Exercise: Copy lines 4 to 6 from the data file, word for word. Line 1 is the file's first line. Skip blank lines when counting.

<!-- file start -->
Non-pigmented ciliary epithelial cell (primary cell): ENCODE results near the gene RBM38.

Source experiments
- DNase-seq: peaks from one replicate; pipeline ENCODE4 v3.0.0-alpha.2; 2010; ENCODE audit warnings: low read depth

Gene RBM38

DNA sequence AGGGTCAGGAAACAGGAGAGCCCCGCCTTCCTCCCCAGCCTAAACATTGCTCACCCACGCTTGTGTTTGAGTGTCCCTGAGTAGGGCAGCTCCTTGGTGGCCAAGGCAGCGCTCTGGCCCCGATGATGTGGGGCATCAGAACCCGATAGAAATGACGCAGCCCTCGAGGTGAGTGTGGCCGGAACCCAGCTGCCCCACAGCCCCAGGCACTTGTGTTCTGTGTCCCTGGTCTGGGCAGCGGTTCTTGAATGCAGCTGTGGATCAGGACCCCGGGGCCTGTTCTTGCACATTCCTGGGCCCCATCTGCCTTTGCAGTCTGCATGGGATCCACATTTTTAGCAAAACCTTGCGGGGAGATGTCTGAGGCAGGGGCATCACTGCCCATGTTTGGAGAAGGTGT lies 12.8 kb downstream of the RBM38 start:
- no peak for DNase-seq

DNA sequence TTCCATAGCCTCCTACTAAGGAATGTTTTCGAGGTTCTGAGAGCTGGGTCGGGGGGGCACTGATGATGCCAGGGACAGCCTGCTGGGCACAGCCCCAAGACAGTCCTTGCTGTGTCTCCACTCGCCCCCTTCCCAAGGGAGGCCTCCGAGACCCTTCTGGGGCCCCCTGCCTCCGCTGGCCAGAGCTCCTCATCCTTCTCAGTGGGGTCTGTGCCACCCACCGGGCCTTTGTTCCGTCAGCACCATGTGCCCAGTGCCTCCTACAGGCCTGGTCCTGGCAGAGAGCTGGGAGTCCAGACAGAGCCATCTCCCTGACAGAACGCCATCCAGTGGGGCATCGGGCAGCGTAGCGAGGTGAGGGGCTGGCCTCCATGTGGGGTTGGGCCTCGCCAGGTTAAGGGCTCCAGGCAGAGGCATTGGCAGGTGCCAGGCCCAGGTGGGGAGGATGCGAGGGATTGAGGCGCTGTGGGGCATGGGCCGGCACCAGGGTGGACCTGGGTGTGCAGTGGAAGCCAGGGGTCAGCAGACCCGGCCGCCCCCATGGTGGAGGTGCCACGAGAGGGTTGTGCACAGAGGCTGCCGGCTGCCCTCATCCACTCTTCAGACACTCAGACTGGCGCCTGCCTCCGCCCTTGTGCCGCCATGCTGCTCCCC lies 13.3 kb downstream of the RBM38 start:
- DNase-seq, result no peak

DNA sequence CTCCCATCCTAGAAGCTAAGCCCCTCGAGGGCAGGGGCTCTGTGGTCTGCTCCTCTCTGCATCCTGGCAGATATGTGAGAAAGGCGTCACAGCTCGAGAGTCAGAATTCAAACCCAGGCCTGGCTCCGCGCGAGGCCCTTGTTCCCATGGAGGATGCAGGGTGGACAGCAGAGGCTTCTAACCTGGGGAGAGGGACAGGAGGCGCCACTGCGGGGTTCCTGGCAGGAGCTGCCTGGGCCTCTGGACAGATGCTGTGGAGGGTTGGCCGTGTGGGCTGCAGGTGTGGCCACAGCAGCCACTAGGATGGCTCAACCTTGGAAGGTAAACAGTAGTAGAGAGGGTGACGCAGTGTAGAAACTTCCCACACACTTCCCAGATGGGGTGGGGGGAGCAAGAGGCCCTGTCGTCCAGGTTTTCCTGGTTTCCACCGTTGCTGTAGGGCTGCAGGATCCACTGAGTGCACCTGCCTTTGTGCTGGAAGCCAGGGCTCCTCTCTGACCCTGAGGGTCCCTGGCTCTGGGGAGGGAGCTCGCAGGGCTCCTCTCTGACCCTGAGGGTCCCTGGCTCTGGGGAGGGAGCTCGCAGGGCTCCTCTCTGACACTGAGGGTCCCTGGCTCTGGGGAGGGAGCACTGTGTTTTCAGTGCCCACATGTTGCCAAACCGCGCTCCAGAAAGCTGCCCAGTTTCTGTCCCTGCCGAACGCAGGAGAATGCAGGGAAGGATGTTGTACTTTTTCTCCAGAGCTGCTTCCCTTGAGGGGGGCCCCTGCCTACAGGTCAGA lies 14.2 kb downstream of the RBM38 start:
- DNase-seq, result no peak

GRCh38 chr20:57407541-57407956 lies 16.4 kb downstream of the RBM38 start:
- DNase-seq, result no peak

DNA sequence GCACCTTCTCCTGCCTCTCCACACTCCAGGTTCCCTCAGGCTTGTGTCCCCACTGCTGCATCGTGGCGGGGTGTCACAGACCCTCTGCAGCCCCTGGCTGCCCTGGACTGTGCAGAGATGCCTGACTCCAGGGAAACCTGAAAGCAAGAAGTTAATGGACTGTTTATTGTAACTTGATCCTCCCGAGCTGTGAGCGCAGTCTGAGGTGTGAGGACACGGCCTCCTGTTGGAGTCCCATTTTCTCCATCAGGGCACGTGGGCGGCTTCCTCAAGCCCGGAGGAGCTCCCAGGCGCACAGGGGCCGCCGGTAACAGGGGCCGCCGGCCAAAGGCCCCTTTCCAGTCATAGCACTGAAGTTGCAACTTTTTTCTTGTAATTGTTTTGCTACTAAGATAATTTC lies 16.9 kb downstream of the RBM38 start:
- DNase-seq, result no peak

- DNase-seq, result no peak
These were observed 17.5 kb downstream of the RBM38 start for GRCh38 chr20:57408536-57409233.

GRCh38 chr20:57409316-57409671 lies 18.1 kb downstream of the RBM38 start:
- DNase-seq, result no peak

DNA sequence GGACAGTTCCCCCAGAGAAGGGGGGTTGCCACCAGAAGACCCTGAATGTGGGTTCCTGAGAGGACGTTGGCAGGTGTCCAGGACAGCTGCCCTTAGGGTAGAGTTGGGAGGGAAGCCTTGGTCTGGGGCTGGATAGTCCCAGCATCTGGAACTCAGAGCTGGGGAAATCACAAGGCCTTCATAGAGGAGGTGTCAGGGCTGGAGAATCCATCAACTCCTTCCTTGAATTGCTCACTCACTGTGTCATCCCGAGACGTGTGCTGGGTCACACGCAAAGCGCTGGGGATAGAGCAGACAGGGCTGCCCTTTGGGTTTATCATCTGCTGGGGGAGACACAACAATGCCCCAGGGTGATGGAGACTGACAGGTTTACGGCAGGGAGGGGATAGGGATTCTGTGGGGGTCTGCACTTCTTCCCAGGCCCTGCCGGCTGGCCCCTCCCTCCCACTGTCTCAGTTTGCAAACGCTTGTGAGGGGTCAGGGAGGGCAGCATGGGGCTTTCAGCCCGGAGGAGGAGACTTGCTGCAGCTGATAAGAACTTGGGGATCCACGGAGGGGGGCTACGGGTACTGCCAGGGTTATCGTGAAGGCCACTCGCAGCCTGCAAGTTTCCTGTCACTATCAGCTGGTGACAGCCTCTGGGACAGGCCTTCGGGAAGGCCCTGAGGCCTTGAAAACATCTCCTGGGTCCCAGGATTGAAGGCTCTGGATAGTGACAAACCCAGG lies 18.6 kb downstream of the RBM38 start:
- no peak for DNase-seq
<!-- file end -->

Gene RBM38

DNA sequence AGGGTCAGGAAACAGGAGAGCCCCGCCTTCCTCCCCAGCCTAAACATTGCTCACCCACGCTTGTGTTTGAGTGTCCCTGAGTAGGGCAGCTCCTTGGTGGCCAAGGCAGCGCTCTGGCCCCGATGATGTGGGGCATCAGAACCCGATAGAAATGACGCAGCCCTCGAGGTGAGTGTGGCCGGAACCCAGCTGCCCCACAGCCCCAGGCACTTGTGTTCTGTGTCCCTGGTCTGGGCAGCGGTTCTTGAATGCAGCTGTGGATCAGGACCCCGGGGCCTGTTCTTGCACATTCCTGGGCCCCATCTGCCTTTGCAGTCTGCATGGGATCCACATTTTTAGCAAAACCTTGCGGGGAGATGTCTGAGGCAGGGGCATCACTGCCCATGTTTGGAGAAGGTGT lies 12.8 kb downstream of the RBM38 start:
- no peak for DNase-seq